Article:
Show Less
Restricted access

The Curious Conversion of Thomas Chalmers

John D. Clayton

Thomas Chalmers was arguably the most popular Scot and influential churchman of his age. However, when he was first educated, ordained, installed, and serving as a parish minister in the Church of Scotland, he was by his own admission not yet a converted Christian. How could a minister of the gospel not believe the gospel? How this happened is telling of his context, country, and church, but it is not a short story. From a confusion of church and state dating back to the Scottish Reformation to an increasing secularism in and through the Scottish Enlightenment, the Church of Scotland moved increasingly away from its Reformation roots and the necessity of the gospel in Christian conversion, as evidenced in the early life of Thomas Chalmers.

Show Summary Details
Restricted access

Appendix Six: The Secession of 1733



The Secession of 1733

By 1733, a number of ministers, elders, and congregations believed that the Kirk had strayed from its Confession and constitution and no longer rightly represented a national Kirk. This concern was enhanced by the on-going influence of patronage and the General Assembly’s position on The Marrow,1 as well as concerns over preaching, ministerial qualifications, and unorthodox teaching in the divinity schools. While it is possible that the seeds for secession were planted as early as John Simson’s trial before the General Assembly in 1720, the impetus was eleven years later.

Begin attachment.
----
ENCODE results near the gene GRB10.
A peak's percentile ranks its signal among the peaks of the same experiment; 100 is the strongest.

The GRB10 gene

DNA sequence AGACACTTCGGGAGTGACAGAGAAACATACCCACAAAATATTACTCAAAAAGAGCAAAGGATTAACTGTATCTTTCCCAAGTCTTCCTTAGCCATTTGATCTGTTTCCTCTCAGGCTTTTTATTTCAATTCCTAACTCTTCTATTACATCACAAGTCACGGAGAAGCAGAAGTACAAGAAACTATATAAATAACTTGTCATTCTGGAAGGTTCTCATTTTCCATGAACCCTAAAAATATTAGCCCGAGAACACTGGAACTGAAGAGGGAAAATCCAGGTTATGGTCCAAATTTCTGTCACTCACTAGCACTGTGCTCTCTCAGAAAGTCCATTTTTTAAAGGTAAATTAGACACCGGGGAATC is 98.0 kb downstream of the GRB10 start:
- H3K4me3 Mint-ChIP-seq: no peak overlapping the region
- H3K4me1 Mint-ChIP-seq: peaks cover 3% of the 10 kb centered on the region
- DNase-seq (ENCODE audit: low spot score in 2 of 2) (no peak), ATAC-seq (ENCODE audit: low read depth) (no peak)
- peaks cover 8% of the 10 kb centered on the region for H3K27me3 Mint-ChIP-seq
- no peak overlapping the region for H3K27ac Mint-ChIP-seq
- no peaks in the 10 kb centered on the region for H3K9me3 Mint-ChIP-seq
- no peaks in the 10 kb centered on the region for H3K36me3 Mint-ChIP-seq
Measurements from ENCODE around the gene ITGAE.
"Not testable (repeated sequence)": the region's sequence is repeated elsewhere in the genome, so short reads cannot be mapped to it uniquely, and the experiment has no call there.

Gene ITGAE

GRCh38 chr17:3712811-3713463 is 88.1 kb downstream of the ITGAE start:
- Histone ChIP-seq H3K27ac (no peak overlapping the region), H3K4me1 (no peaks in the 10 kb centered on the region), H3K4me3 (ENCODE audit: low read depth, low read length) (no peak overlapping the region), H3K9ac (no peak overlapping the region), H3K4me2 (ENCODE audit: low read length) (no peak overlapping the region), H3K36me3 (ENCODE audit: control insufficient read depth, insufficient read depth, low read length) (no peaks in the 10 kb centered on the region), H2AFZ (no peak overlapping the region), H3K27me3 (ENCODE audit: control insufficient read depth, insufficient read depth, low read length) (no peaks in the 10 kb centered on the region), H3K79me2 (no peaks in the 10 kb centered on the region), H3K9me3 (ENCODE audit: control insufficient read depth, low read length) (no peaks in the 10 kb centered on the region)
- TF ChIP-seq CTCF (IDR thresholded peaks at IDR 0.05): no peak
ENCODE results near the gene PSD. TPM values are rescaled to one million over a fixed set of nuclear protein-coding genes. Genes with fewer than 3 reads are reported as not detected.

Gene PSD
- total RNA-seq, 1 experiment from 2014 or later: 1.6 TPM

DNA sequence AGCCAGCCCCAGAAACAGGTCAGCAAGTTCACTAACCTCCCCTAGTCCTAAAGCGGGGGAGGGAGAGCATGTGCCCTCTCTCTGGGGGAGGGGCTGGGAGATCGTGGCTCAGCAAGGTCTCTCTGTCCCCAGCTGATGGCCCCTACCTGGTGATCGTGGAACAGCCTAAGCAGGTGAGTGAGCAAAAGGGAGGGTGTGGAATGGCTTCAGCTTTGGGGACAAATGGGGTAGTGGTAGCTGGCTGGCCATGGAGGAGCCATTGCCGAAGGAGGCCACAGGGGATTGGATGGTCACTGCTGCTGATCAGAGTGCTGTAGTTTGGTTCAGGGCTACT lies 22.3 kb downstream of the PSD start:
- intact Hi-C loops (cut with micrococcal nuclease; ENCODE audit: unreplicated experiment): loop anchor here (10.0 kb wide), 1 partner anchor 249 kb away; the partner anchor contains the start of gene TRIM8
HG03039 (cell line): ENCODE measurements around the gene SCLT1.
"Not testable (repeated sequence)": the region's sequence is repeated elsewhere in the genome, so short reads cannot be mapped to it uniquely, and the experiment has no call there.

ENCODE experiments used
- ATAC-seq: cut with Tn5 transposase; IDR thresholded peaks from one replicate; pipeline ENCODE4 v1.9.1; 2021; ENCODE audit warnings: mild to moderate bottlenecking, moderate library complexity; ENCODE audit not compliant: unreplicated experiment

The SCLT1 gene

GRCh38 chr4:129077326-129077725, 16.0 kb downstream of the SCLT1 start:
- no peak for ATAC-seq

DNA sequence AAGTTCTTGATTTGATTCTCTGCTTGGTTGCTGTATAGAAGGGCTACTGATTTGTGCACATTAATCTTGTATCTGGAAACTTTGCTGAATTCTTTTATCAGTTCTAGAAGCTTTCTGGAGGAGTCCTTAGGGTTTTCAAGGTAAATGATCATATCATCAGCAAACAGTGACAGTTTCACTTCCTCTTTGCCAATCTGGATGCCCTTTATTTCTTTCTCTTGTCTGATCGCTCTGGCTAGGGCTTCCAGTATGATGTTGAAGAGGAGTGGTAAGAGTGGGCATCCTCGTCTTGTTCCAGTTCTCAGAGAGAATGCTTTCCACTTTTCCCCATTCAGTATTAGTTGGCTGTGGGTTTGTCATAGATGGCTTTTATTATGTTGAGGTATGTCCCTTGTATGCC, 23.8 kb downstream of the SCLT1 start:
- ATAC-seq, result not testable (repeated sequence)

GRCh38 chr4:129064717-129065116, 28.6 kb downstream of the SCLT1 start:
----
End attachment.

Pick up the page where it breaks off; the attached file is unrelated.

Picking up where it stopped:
In 1731, the General Assembly considered an overture further deteriorating presbytery involvement in ministerial approval, undermining the assembly’s Act of 1690 by transferring authority to local elders and heritors as well as magistrates and town councils,2 essentially dismantling the role of the congregation and members of the Kirk in the process of ministerial qualification and appointment. Despite objection from a majority of presbyteries, the General Assembly of 1732 approved and implemented the overture.3 This event was the tipping point of the secession movement, a charge led by Ebenezer Erskine.


At the General Assembly of 1732, Erskine spoke in objection to the overture, petitioning the assembly to vote against it. It is likely, given Erskine’s soiled reputation from the Marrow controversy, that his petition was doomed to fail, and his fiery personality further alienated him from garnering a...

You are not authenticated to view the full text of this chapter or article.

This site requires a subscription or purchase to access the full text of books or journals.

Do you have any questions? Contact us.

Or login to access all content.